ABOUT TEA: tea types| camellia sinensis | brewing guide| tea & health | caffeine | tea farms| storage | glossary
Camellia sinensis is an evergreen shrub, which, if left to grow wild, can reach heights of more than thirty feet. On farms, tea bushes are generally kept trimmed to a comfortable picking height of two to four feet. The bark is rough and slightly gray. The leaves are serrated, dark green and elliptical, formed on short stalks. Young leaves have a light hair that is prized in certain high quality teas. Small white flowers are sparse. Seeds are contained within a smooth, round, three-celled hull, like a small nut. (See also: Theales definition, Encyclopedia Brittanica)
Tea originates in China, probably near the Yunnan/Vietnam border. Cultivation of the plant spread through China and into Taiwan and Japan. In the 1800ís, Englishman Robert Fortune explored China disguised as a Chinese merchant. During his journey, Fortune learned the secrets of growing and processing tea. The British soon exported tea seeds and tea-growing technology to India. There, they discovered Camillia sinensis assamicas, a second varietal of the tea plant. The assamica plant has bigger leaves and grows better in the low plains of India. The Chinese plant is better suited to its higher elevations and a tougher climate. Today, most tea plants are a hybrid of these two genetic varietals. The many types of true tea, among them Green, Oolong, Black, White and Pu-erh, are distinguished by the techniques by which they are processed, Tea is now grown in significant commercial quantities on every continent except Europe and North America.
| 1,700 year old tea plant
|| "Wild" tea plants in the jungle
Tea Farming Botanical: Camellia Thea Family: N.O. Camelliaceae Synonyms---Thea sinensis (Sims). Thea Veridis. Thea bohea. Thea stricta Jassamica. Camellia theifera (Griff.).
Part Used -- Dried leaf.
Habitat -- Assam; cultivated in Ceylon, Japan, Java, and elsewhere where climate allows.
Description -- A small evergreen shrub cultivated to a height of 7 to 8 feet, but growing wild up to 30 feet high, much branched. Bark rough, grey. Leaves dark green, lanceolate or elliptical, on short stalks, blunt at apex, base tapering, margins shortly serrate, young leaves hairy, older leaves glabrous. Flowers solitary or two or three together on short branchlets in the leaf axils, somewhat drooping, on short stalks with a few small bracts, 1 to 1 1/2 inches wide; sepals five, imbricate, slightly united below, ovate or rounded, blunt smooth, persistent; petals usually five or up to nine, unequal, strongly rounded, concave, spreading, white, caducous; stamens indefinite, adherent to petals at base in two rows, filaments fiexuose, half the length of petals; anthers large, versatile; ovary small, free, conical, downy, threecelled with three or four pendulous ovules in each cell; styles three distinct or combined at base, slender simple stigmas. Fruit a smooth, flattened, rounded, trigonous three-celled capsule; seed solitary in each cell; size of a small nut.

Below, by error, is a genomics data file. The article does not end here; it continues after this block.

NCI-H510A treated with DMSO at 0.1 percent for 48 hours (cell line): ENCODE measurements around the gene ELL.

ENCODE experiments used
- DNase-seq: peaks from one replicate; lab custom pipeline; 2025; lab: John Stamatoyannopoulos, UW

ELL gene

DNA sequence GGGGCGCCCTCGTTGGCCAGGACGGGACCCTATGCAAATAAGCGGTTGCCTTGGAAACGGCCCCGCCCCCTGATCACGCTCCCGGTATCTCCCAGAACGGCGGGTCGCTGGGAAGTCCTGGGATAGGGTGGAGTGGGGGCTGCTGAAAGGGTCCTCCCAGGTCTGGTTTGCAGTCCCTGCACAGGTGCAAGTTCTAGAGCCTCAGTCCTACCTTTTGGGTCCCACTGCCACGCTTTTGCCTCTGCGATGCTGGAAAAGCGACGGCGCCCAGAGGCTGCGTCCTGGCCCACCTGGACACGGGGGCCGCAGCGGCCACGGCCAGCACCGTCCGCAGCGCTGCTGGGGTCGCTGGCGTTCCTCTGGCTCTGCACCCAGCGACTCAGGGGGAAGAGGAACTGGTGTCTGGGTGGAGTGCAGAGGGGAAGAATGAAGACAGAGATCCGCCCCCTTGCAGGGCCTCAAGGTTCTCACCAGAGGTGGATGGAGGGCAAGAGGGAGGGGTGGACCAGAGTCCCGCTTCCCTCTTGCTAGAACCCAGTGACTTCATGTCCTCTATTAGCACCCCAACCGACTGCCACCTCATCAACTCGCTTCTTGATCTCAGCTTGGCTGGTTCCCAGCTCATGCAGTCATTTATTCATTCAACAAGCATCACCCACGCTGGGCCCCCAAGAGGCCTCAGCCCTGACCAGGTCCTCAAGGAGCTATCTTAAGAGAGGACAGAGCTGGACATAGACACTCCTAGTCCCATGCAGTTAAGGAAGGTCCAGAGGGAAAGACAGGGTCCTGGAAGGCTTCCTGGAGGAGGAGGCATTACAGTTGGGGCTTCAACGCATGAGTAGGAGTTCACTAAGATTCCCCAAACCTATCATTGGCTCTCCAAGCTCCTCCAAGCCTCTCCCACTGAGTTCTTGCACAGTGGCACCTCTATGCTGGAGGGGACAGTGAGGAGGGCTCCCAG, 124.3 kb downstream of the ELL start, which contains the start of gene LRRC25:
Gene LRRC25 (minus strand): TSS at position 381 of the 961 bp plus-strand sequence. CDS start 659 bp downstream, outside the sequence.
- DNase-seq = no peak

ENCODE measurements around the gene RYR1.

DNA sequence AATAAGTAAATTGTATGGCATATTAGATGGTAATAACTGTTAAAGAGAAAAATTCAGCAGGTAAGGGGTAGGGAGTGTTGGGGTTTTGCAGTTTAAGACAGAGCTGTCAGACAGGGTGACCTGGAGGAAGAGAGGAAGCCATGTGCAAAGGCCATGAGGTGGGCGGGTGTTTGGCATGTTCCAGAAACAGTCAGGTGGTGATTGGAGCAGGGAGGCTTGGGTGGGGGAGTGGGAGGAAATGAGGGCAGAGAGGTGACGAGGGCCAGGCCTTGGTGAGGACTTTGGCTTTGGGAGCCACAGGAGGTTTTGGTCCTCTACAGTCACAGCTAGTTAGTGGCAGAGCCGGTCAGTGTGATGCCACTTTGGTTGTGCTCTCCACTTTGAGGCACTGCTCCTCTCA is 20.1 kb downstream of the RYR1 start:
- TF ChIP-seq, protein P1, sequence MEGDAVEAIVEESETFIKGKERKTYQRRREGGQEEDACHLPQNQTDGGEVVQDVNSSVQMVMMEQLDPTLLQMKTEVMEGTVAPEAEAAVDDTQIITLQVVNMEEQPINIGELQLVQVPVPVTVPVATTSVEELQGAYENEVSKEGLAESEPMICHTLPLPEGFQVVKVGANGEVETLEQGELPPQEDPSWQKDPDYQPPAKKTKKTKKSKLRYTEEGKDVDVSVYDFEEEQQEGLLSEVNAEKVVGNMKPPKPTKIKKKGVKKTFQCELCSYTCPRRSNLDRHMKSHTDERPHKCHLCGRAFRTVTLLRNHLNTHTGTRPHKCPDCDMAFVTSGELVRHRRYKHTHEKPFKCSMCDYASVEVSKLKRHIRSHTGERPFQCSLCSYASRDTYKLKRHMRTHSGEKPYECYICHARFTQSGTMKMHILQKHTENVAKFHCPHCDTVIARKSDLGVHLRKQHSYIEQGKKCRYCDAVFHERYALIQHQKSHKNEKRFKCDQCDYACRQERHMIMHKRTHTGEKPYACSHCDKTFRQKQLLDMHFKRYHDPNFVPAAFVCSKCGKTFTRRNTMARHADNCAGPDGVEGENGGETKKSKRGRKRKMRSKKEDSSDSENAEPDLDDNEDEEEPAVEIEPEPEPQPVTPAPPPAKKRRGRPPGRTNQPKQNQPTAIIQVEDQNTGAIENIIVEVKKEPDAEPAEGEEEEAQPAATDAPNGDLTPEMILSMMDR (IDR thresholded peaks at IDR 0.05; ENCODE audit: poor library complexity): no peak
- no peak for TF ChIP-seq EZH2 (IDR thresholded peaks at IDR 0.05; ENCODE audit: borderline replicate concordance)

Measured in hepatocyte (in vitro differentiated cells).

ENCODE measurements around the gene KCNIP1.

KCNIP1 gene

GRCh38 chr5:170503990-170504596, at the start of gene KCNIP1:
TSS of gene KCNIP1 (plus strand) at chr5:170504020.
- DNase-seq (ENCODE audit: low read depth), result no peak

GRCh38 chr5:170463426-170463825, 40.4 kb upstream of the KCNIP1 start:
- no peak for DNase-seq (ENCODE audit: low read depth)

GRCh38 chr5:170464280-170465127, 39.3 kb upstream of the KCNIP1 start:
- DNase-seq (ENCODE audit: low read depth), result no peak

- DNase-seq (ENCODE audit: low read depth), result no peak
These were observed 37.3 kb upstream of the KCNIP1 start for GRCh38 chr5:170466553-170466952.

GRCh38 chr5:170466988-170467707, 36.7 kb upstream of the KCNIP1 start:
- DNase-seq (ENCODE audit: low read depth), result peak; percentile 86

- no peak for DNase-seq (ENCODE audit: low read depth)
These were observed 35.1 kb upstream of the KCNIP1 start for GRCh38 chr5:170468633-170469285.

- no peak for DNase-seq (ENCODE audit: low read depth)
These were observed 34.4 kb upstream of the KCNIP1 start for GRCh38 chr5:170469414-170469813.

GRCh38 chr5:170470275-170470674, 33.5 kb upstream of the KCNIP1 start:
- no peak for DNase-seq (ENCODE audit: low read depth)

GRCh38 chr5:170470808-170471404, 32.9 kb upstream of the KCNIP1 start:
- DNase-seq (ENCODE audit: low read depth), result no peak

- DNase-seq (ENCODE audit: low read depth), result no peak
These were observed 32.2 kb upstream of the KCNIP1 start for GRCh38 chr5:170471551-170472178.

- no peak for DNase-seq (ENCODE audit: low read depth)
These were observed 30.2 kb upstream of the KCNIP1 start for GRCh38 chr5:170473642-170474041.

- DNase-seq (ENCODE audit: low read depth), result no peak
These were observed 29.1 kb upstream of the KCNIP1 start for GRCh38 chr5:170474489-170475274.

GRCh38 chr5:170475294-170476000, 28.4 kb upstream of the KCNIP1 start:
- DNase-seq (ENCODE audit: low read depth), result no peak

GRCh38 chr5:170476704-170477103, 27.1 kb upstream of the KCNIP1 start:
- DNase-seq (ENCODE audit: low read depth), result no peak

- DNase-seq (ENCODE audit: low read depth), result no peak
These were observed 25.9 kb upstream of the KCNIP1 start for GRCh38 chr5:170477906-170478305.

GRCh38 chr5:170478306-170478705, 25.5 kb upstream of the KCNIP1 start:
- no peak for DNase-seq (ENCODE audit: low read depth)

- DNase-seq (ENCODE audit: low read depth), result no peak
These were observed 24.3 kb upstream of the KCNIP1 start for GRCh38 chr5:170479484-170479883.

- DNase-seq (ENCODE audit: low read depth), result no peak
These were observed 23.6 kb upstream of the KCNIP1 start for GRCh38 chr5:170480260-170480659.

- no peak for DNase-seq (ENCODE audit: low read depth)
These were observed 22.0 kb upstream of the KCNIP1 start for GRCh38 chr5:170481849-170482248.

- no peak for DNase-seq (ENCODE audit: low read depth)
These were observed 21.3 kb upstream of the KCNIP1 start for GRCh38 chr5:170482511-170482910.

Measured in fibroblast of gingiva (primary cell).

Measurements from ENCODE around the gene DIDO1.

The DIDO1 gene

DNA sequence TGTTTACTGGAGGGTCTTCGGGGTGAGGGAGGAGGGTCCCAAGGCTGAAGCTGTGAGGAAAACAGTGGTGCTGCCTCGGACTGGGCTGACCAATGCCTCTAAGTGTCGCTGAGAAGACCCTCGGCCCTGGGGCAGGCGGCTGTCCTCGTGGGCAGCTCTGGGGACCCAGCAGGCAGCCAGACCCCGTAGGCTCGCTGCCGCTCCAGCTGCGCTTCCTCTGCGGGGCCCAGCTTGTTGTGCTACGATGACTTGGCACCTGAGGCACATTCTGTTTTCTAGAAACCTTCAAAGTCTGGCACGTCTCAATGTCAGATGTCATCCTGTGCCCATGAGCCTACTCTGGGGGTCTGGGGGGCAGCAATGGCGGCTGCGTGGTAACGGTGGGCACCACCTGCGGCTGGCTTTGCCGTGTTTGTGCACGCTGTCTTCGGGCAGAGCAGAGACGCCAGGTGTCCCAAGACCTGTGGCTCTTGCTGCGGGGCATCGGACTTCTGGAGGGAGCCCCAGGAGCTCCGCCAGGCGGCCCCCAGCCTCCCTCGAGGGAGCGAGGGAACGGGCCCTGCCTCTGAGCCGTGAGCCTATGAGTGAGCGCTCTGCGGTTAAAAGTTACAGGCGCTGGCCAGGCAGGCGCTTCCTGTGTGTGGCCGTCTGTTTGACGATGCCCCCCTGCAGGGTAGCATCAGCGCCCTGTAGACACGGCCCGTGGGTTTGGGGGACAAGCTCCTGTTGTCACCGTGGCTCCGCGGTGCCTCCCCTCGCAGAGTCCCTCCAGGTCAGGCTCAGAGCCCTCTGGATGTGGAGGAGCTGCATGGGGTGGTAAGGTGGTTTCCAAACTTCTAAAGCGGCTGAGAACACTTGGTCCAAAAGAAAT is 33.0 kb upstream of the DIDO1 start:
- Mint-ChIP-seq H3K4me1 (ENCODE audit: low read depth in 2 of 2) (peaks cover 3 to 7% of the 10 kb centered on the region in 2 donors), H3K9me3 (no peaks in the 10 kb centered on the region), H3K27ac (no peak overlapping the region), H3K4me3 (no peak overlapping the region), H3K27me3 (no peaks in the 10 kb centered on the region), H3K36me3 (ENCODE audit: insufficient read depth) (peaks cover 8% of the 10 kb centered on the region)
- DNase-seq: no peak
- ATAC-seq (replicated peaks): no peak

It was formerly supposed that black and green tea were the produce of distinct plants, but they are both prepared from the same plant. Green tea is prepared by exposing the gathered leaves to the air until superfluous moisture is eliminated, when they are roasted over a brisk wood fire and continually stirred until they become moist and flaccid; after this they pass to the rolling table, and are rolled into balls and subjected to pressure which twists them and gets rid of the moisture; they are then shaken out on flat trays, again roasted over a slow and steady charcoal fire, and kept in rapid motion for an hour to an hour and a half, till they assume a dullish green colour. After this they are winnowed, screened, and graded into different varieties. With black tea, the gathered leaves are exposed to the air for a longer period, then gathered up and tossed until soft and flaccid, and after further exposure, roasted in an iron pan for about five minutes. After rolling and pressing, they are shaken out, exposed to the outer air for some hours, re-roasted for three or four minutes, rerolled, spread out in baskets and exposed to the heat of a charcoal fire for five or six minutes and then rolled for the third time and again heated, and finally dried in baskets over charcoal fires, from which process they become black in colour. China is the great tea-producing country, over four million acres of ground being devoted to its cultivation. In India also it is a very important product.
Constituents -- Caffeine (theine), tannin (10 to 20 per cent gallotannic acid), boheic acid, volatile oil, aqueous extract, protein wax, resin, ash and theophylline.
Medicinal Action and Uses -- Stimulant, astringent. It exerts a decided influence over the nervous system, generally evinced by a feeling of comfort and exhilaration; it also causes unnatural wakefulness when taken in quantity. Taken moderately by healthy individuals it is harmless, but in excessive quantities it will produce unpleasant nervous and dyspeptic symptoms, the green variety being decidedly the more injurious. Tea is rarely used as a medicine, but, the infusion is useful to relieve neuralgic headaches.
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